01 December 2002
To automate manufacturing changes, think ECM
Software provides a single point of control to assure consistency across multiple platforms.
By Mark Woodward
Enterprise change management (ECM) soft ware can help manufacturers manage the complexity associated with conducting e-business in Internet time, running plant operations, and complying with stringent industry and government standards.
From a technical perspective, ECM can provide manufacturers with the infrastructure they need to manage software changes across all their computing platforms, technologies, processes, and information technology (IT) organizations. From a business perspective, ECM can help manufacturers increase their competitiveness by ensuring quality and enhancing customer satisfaction.
According to a recent Yankee Group report, organizations using ECM software realize a 28% reduction in application downtime, a 23% improvement in time to market, and an 18% reduction in hard development costs.
HOW ECM WORKS
ECM allows manufacturers to automate development processes and manage changes consistently across platforms with a single point of control. By establishing more network- efficient architectures that interface with multiple platforms, developers can work in the environments they choose.
Manufacturers that want to launch quality initiatives in their software development environment would do well to put ECM to work. ECM can enable manufacturers to completely eliminate software development errors, en sure all software changes are made properly across an application's life cycle, and see to it they are incorporated into the final version.
Seven key benefits of ECM
Among other important benefits, ECM allows manufacturers to track and manage all their software and Web content assets and to synchronize their delivery to the Web. Man agers can at any point in time verify the status of all these assets and know who has changed them, why they were modified, and when they were revised-thanks to the audit trails provided by ECM software.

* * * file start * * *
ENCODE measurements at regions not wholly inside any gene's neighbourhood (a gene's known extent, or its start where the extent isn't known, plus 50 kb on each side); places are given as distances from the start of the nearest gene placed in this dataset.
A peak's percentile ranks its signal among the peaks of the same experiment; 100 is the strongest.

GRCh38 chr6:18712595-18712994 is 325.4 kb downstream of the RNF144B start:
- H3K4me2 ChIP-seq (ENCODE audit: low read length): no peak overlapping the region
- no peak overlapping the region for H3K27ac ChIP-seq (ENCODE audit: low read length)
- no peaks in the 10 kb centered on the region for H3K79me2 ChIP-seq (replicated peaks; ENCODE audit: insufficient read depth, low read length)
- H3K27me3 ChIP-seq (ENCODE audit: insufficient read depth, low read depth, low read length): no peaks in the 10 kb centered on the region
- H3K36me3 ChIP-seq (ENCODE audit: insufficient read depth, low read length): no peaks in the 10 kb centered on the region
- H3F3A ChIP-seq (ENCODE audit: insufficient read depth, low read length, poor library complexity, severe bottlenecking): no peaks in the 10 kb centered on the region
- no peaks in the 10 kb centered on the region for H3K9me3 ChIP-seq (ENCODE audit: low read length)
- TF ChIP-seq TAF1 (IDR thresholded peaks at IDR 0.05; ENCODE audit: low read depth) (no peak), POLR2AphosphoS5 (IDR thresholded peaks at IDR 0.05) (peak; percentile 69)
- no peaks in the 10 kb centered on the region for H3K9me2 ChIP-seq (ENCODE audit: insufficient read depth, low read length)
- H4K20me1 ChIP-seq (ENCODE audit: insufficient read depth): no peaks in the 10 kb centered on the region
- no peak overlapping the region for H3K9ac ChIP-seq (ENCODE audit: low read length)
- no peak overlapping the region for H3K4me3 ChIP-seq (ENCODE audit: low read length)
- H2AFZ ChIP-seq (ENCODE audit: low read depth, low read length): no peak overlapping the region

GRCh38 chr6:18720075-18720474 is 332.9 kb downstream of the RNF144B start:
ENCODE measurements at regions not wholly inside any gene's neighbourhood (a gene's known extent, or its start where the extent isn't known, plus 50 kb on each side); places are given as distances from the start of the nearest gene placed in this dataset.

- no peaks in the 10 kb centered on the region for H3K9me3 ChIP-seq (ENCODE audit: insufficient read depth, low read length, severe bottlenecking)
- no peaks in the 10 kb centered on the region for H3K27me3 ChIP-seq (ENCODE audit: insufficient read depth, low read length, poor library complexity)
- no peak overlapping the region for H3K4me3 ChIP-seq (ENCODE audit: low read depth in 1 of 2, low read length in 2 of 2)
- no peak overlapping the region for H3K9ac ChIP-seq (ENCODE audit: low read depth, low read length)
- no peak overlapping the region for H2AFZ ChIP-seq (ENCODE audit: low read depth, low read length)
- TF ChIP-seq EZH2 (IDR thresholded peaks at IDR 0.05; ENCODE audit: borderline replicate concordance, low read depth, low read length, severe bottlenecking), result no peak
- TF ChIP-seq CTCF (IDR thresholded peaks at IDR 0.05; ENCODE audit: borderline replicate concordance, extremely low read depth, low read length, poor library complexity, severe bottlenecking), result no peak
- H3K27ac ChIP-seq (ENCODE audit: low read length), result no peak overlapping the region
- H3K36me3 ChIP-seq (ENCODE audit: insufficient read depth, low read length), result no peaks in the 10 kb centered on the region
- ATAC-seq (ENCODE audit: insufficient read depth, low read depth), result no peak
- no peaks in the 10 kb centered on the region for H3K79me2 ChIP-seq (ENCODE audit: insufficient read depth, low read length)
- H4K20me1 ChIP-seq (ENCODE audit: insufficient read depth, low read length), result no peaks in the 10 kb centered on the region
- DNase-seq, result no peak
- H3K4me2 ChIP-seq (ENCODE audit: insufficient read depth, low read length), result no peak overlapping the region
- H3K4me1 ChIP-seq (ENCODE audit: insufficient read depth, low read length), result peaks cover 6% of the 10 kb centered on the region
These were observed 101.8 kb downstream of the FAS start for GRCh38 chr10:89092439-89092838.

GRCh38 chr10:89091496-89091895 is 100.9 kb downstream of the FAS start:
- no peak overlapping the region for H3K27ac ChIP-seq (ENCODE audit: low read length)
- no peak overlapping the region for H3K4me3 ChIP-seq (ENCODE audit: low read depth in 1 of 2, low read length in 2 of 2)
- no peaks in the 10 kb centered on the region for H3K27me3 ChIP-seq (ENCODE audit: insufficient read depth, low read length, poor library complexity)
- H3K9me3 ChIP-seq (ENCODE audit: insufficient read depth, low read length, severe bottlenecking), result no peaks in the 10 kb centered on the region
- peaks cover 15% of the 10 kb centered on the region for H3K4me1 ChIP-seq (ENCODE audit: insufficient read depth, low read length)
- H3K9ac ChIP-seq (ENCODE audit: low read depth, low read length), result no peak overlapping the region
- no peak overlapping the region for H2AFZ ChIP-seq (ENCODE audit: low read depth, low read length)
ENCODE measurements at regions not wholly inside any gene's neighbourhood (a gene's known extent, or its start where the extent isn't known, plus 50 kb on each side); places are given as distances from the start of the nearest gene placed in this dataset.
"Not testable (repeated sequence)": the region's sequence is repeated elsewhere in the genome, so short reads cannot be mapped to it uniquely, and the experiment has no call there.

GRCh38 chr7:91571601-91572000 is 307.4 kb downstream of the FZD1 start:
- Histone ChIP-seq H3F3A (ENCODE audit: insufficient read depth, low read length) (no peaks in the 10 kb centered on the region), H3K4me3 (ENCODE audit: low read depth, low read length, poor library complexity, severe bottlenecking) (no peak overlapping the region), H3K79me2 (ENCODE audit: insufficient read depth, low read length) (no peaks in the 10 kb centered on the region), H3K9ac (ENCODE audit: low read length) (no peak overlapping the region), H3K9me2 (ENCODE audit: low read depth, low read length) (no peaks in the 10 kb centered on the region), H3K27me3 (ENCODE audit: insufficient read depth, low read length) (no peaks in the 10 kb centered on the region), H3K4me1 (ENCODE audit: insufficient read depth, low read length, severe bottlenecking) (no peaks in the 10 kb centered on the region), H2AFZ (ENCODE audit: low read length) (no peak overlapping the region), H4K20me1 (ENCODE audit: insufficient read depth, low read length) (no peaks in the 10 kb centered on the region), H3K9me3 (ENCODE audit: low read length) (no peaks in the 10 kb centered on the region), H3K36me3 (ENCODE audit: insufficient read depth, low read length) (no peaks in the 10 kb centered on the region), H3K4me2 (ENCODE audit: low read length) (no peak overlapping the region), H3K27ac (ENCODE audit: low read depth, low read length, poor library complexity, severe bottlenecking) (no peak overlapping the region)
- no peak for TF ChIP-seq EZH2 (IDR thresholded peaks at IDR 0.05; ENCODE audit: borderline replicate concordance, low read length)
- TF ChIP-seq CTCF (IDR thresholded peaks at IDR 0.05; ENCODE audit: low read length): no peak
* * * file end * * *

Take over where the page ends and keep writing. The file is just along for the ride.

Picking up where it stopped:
Manufacturers can monitor daily changes in their assets and reuse assets. With ECM, the assets are properly stored and can be located instantly by developers, who can assemble them in various fashions to create more services and options for staff and customers. This way of working ensures that manufacturers can deliver more Internet-based services faster while saving time and money.
Finally, ECM can simplify and streamline online publishing processes. Content contributors can make their own Web site updates, using templates provided by the tools. This allows manufacturers to post Web changes whenever they want.
In short, ECM can enable manufacturers to operate at Internet time, manage operations inside a plant, and comply with standards.
OPERATING AT INTERNET SPEED
Many manufacturers that want to harness the power of the Internet unfortunately still operate batch processing computing environments that will not allow them to extend services to the Internet at great speed.
To offset this challenge, many manufacturers' IT experts see ECM as an important battle horse that will allow them to establish the software development infrastructure they need to extend their mainframe, distributed, and Web applications to the Internet to deliver new services to employees and customers.
Operating at Internet speed means staffers can access up-to-date inventory information. As a result, they can work faster, be more productive on the job, and make more accurate business decisions.